As Vancouver’s population grows and its affordable residential stock remains slim, city staff continue to discuss what government can do, and residents share their concerns.
The Vancouver City Council reviewed ordinances Monday outlining proposed zoning code updates, followed by a public hearing – a gradual move in tackling its housing crisis. The city is considering modifications to nine local standards and codes. They address density, middle housing, building incentives and adjusted building standards.
The council’s favored ordinance, which will be scheduled for a second reading, included a recommendation from the Planning Commission to limit micro-housing. Specifically, the committee noted that tiny home developments should not be eligible for a new affordable housing density bonus, which applies to projects for households earning up to 80 percent of the area median income.
Under the city’s density bonus, there can be a 50 percent increase in single-family districts and 100 percent in multifamily districts. This is a broadened version of Washington’s mandated bonus for affordable housing owned or controlled by faith-based organizations. It would also limit the type of structure or building heights that could be built in these areas; for example, an apartment development would be prohibited in single-family districts.
Community concerns, council input
During the public hearing, Siobhana McEwen, Council for the Homeless’ equity and advocacy director, said the proposed changes lacked perspective through an equity lens, especially as it relates to micro-housing and the city’s Multifamily Tax Exemption tool. She said the quality of lower-cost homes is often “skirted or decreased” so developers can gain a guaranteed profit, which can be dehumanizing for its low- and middle-income residents.
“Poor people, people of color (and) people with disabilities do not need a lower standard of living codified into city planning in order to make housing and homeownership accessible,” McEwen said.
Chris Dickinson of Vancouver shared her concern about short-term rentals, such as those operated through Airbnb, emerging from increased middle housing stock. She urged the council to consider implementing moratoriums and concise language to codes to prevent short-term rentals from consuming the community’s affordable housing.
“Despite desperately needing more housing, we have been neglectful in taking steps to prevent these new forms of housing from simply becoming more short-term rentals,” she said.
Margaret Milem of Vancouver requested future clarity regarding where data is sourced, as “national statistics do not always match local conditions.”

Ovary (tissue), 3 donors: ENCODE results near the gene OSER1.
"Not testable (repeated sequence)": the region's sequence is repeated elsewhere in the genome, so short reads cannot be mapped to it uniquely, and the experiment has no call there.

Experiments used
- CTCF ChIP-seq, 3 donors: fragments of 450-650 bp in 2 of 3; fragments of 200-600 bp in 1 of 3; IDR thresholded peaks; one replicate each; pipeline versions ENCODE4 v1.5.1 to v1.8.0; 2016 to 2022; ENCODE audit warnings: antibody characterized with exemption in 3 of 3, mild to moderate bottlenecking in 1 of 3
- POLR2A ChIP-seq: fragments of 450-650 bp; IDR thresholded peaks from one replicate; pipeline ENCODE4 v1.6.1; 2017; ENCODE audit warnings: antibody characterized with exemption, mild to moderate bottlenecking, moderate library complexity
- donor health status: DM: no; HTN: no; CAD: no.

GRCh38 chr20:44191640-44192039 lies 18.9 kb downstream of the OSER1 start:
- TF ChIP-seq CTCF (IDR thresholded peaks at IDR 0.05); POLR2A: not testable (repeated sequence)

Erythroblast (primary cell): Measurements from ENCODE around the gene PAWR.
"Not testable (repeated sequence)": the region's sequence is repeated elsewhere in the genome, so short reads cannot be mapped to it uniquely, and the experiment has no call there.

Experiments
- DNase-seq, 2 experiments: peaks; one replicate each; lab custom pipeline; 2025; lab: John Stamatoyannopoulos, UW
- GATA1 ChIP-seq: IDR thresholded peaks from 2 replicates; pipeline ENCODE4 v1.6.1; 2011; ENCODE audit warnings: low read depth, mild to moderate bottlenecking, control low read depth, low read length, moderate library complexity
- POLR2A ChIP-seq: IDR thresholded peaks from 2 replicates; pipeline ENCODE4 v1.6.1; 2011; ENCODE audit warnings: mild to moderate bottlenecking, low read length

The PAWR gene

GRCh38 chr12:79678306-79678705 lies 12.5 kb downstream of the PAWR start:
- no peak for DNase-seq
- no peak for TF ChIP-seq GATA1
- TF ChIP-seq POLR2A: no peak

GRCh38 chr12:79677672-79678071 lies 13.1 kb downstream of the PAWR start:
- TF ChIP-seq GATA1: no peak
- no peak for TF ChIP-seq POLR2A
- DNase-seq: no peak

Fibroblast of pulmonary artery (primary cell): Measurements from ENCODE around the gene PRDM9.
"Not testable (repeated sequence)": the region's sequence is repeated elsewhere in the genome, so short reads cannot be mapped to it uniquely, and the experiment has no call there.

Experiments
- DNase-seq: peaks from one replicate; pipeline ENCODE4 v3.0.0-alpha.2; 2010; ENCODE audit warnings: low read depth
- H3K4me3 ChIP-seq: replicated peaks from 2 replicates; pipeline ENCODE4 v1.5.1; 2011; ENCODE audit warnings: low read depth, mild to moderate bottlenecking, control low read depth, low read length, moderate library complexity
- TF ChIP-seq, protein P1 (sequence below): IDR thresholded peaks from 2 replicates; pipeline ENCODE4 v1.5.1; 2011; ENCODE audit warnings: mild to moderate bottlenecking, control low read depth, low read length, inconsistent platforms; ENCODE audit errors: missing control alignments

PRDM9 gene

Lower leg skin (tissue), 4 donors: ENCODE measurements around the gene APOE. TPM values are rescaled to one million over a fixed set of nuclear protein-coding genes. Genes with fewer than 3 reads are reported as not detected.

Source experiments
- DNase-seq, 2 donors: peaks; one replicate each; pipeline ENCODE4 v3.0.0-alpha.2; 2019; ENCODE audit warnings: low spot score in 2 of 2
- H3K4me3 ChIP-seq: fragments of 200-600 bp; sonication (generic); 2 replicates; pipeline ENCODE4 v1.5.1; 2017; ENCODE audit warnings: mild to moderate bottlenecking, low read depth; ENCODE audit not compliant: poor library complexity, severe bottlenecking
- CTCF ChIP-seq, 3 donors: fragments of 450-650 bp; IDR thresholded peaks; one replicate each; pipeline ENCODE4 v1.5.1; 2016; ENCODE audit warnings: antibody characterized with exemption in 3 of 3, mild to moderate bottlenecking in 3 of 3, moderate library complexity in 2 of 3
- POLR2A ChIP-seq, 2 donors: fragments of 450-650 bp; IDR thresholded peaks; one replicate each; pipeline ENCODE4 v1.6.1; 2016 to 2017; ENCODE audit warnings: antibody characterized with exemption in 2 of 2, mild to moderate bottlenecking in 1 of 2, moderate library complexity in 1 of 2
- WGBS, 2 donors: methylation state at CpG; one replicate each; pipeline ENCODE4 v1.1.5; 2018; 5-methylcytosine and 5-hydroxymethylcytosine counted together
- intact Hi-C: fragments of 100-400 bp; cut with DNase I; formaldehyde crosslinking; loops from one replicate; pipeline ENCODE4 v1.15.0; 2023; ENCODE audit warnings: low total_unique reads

All council members were supportive of the ordinance that excludes micro-housing from being eligible for an affordable housing density bonus rather than the secondary ordinance that permitted it. However, Councilor Sarah Fox said the community’s housing demand could be tackled with more micro-housing density.
“There’s a housing crisis and we need more units,” she said.
Councilor Diana Perez said city staff are moving in the right direction by addressing the “missing middle,” or housing types ranging from duplexes to courtyard buildings, with some reservations.
“I think we need to be looking at all spectrums of housing options for the different incomes we have, but we also need to look at where in the city we are placing and using the (Multifamily Tax Exemption) bonus,” she said.
There is a great intention, but the result may be less advantageous, Councilor Kim Harless said.
“I worry, like council member Perez mentioned, that the intention can be good, but the outcome be that folks (who) are the most vulnerable end up being the ones in the unit because … it might be the only option because it would be the most affordable,” she said.
Councilor Erik Paulsen shared his support for using the Multifamily Tax Exemption tool, stating it could be effective in expanding the city’s affordable options. Micro-housing is a part of the missing middle, he continued, and it is affordable by its nature. Paulsen suggested the council can add the exemption tool later if they find it necessary.
Eight of the zoning changes would permit the development of housing types that already exist in other local jurisdictions. State mandates required the city to adjust two codes that highlight specialty housing options and accommodations for households making less than the area median income.
By modifying zoning codes, the city is anticipating a growth of its less-expensive housing production and adding to its overall housing inventory. The goal also allows private markets to develop these types of options.
Change would unfold gradually to increase housing density and options, and ensuing development proposals will still be required to have at least one public hearing or review before being implemented.
The council meeting can be viewed on CVTV.org.